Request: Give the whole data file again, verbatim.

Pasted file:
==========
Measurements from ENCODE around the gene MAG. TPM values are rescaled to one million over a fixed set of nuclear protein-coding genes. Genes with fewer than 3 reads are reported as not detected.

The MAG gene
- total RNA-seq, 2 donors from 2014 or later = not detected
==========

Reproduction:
Measurements from ENCODE around the gene MAG. TPM values are rescaled to one million over a fixed set of nuclear protein-coding genes. Genes with fewer than 3 reads are reported as not detected.

The MAG gene
- total RNA-seq, 2 donors from 2014 or later = not detected